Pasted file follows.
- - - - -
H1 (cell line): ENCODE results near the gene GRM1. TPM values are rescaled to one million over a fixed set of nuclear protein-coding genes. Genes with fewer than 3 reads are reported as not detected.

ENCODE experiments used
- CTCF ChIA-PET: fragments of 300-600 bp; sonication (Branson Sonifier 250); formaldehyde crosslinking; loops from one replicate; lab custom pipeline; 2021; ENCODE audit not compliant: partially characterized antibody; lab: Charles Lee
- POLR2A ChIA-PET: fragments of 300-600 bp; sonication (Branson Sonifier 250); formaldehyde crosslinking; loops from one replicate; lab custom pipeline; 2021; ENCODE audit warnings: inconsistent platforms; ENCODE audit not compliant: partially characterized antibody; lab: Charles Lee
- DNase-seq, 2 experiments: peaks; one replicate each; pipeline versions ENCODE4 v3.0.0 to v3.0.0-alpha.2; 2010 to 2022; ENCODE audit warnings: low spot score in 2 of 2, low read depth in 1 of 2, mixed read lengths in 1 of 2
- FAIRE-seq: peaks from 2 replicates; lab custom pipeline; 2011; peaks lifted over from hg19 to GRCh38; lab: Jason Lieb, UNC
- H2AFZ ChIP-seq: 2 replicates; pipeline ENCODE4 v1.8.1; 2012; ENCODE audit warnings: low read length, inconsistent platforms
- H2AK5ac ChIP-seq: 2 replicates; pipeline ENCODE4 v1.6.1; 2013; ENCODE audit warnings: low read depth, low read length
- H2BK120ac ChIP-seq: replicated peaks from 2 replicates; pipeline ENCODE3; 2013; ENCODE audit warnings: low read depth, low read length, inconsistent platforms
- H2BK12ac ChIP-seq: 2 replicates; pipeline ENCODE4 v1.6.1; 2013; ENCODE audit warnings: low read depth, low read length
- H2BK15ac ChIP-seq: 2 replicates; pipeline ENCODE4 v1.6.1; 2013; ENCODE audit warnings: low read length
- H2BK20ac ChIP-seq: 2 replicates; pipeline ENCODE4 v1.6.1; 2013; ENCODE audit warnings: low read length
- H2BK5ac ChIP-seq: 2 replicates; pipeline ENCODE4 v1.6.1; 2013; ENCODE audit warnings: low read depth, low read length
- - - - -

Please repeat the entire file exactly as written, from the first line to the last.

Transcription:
H1 (cell line): ENCODE results near the gene GRM1. TPM values are rescaled to one million over a fixed set of nuclear protein-coding genes. Genes with fewer than 3 reads are reported as not detected.

ENCODE experiments used
- CTCF ChIA-PET: fragments of 300-600 bp; sonication (Branson Sonifier 250); formaldehyde crosslinking; loops from one replicate; lab custom pipeline; 2021; ENCODE audit not compliant: partially characterized antibody; lab: Charles Lee
- POLR2A ChIA-PET: fragments of 300-600 bp; sonication (Branson Sonifier 250); formaldehyde crosslinking; loops from one replicate; lab custom pipeline; 2021; ENCODE audit warnings: inconsistent platforms; ENCODE audit not compliant: partially characterized antibody; lab: Charles Lee
- DNase-seq, 2 experiments: peaks; one replicate each; pipeline versions ENCODE4 v3.0.0 to v3.0.0-alpha.2; 2010 to 2022; ENCODE audit warnings: low spot score in 2 of 2, low read depth in 1 of 2, mixed read lengths in 1 of 2
- FAIRE-seq: peaks from 2 replicates; lab custom pipeline; 2011; peaks lifted over from hg19 to GRCh38; lab: Jason Lieb, UNC
- H2AFZ ChIP-seq: 2 replicates; pipeline ENCODE4 v1.8.1; 2012; ENCODE audit warnings: low read length, inconsistent platforms
- H2AK5ac ChIP-seq: 2 replicates; pipeline ENCODE4 v1.6.1; 2013; ENCODE audit warnings: low read depth, low read length
- H2BK120ac ChIP-seq: replicated peaks from 2 replicates; pipeline ENCODE3; 2013; ENCODE audit warnings: low read depth, low read length, inconsistent platforms
- H2BK12ac ChIP-seq: 2 replicates; pipeline ENCODE4 v1.6.1; 2013; ENCODE audit warnings: low read depth, low read length
- H2BK15ac ChIP-seq: 2 replicates; pipeline ENCODE4 v1.6.1; 2013; ENCODE audit warnings: low read length
- H2BK20ac ChIP-seq: 2 replicates; pipeline ENCODE4 v1.6.1; 2013; ENCODE audit warnings: low read length
- H2BK5ac ChIP-seq: 2 replicates; pipeline ENCODE4 v1.6.1; 2013; ENCODE audit warnings: low read depth, low read length